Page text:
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United States to end mpox emergency declaration

United States to end mpox emergency declaration

Saturday, December 03, 2022, 15:20 GMT+7
United States to end mpox emergency declaration
Workers sit outside of D.C. Health's first monkeypox vaccination clinic, which is administering the first Jynneos vaccine doses distributed in the U.S. capital, in Washington, U.S., June 28, 2022. Photo: Reuters

Mpox is expected to no longer be considered a public health emergency in the United States from Feb. 1, 2023, the U.S. health department said on Friday.

The months-long declaration was meant to tackle the largest-ever outbreak of cases in the country. The move signals that the crisis, which led to a spate of cases mostly among men who have sex with men, has come under control and would no longer require an emergency status meant to shore up funding and tools to fight the disease.

"Given the low number of cases today, HHS does not expect that it needs to renew the emergency declaration when it ends on January 31, 2023," U.S. Health Secretary Xavier Becerra said in a statement on Friday.

"But we won't take our foot off the gas – we will continue to monitor the case trends closely and encourage all at-risk individuals to get a free vaccine."

President Joe Biden's administration declared mpox a public health emergency in August after the country recorded over 6,000 cases and as the government came under pressure for its handling of the outbreak.

Cases have been in decline since mid-August in the country, the Centers for Disease Control and Prevention said last month.

The World Health Organization recently named the virus mpox to replace the older term monkeypox, citing concerns of stigma and racism associated with it.

WHO had said in November that the disease continues to represent a global health emergency, but also acknowledged progress made in the global response to the outbreak.

The WHO label, a "public health emergency of international concern (PHEIC)", is designed to trigger a coordinated international response and could unlock funding to collaborate on sharing vaccines and treatments.

The disease, which is endemic in parts of Africa, began spreading in Europe earlier this year before moving to the United States.

A rollout of Bavarian Nordic's Jynneos, the only approved monkeypox vaccine, and heightened awareness of the risks of the disease as well as increased immunity appear to have slowed the spread and helped bring cases under control.

Infectious disease experts say that years of financial neglect has left sexual health clinics - which are on the frontline of the current mpox response - ill-prepared to curb further spread.

Data from WHO shows that over 80,000 cases of mpox have been reported in nearly 100 countries since the outbreak started earlier this year. The number of cases have declined from the peak in August.

More than 29,000 cases have been reported in the United States in the outbreak this year, including two deaths, according to government data.

Mpox is expected to no longer be considered a public health emergency in the United States from Feb. 1, 2023, the U.S. health department said on Friday.

The months-long declaration was meant to tackle the largest-ever outbreak of cases in the country. The move signals that the crisis, which led to a spate of cases mostly among men who have sex with men, has come under control and would no longer require an emergency status meant to shore up funding and tools to fight the disease.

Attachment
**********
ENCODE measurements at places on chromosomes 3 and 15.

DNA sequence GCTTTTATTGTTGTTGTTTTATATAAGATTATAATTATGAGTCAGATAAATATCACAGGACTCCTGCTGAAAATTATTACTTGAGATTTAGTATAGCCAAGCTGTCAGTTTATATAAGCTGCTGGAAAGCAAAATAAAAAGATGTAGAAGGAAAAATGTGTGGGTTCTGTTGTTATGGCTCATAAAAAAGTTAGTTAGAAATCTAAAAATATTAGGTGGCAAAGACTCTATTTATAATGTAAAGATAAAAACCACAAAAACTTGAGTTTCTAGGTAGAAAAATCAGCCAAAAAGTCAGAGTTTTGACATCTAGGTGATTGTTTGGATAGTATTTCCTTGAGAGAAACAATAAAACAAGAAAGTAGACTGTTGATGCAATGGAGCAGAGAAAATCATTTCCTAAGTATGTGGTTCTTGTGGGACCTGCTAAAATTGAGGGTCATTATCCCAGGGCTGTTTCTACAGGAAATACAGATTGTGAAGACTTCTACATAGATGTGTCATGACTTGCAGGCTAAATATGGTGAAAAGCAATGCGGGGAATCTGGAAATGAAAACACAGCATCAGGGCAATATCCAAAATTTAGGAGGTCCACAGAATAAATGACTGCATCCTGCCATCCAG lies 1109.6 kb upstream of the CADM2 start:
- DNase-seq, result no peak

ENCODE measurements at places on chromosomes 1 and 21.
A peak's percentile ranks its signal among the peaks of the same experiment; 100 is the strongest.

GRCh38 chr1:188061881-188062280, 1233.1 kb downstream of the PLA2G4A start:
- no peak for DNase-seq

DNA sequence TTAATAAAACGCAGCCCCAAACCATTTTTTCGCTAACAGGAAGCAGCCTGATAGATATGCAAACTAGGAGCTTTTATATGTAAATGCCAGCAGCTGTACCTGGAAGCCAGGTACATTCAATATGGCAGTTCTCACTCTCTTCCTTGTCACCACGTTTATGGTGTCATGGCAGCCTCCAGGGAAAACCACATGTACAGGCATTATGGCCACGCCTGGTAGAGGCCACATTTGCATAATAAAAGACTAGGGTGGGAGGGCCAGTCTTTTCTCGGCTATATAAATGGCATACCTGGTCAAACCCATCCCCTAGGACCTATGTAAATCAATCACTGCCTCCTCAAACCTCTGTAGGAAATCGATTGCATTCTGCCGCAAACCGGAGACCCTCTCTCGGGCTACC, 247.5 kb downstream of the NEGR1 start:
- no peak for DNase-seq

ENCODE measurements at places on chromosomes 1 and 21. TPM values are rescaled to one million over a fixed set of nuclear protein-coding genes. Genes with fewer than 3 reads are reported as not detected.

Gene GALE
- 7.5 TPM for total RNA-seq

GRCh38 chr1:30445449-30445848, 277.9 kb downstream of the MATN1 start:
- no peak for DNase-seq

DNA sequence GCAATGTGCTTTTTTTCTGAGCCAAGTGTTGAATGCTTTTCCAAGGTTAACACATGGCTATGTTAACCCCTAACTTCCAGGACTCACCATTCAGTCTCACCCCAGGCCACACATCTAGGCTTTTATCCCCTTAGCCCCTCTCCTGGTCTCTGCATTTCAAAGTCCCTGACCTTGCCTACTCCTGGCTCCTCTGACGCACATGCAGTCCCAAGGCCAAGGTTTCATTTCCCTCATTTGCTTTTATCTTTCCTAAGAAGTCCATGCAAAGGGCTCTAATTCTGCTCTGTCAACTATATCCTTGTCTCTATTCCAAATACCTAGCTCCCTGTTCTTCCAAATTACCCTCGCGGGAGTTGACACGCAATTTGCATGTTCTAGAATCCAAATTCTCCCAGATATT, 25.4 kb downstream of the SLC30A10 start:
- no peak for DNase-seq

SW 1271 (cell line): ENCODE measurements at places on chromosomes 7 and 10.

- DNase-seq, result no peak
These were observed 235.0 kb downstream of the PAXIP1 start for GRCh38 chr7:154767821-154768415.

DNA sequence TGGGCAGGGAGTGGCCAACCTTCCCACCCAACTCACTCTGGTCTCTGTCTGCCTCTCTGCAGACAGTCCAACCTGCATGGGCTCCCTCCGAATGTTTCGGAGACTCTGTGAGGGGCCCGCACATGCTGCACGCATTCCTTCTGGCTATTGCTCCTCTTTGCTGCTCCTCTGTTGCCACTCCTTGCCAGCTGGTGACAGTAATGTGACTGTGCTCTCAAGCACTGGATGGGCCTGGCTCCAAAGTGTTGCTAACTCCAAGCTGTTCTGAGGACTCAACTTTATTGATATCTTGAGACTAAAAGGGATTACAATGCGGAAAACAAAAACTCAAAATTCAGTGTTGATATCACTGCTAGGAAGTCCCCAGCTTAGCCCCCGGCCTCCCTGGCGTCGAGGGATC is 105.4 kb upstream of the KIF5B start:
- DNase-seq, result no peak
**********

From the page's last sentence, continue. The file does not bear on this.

"Given the low number of cases today, HHS does not expect that it needs to renew the emergency declaration when it ends on January 31, 2023," U.S. Health Secretary Xavier Becerra said in a statement on Friday.

"But we won't take our foot off the gas – we will continue to monitor the case trends closely and encourage all at-risk individuals to get a free vaccine."

President Joe Biden's administration declared mpox a public health emergency in August after the country recorded over 6,000 cases and as the government came under pressure for its handling of the outbreak.

Cases have been in decline since mid-August in the country, the Centers for Disease Control and Prevention said last month.

The World Health Organization recently named the virus mpox to replace the older term monkeypox, citing concerns of stigma and racism associated with it.

WHO had said in November that the disease continues to represent a global health emergency, but also acknowledged progress made in the global response to the outbreak.

The WHO label, a "public health emergency of international concern (PHEIC)", is designed to trigger a coordinated international response and could unlock funding to collaborate on sharing vaccines and treatments.

The disease, which is endemic in parts of Africa, began spreading in Europe earlier this year before moving to the United States.

A rollout of Bavarian Nordic's Jynneos, the only approved monkeypox vaccine, and heightened awareness of the risks of the disease as well as increased immunity appear to have slowed the spread and helped bring cases under control.

Infectious disease experts say that years of financial neglect has left sexual health clinics - which are on the frontline of the current mpox response - ill-prepared to curb further spread.

Data from WHO shows that over 80,000 cases of mpox have been reported in nearly 100 countries since the outbreak started earlier this year. The number of cases have declined from the peak in August.

More than 29,000 cases have been reported in the United States in the outbreak this year, including two deaths, according to government data.

Reuters

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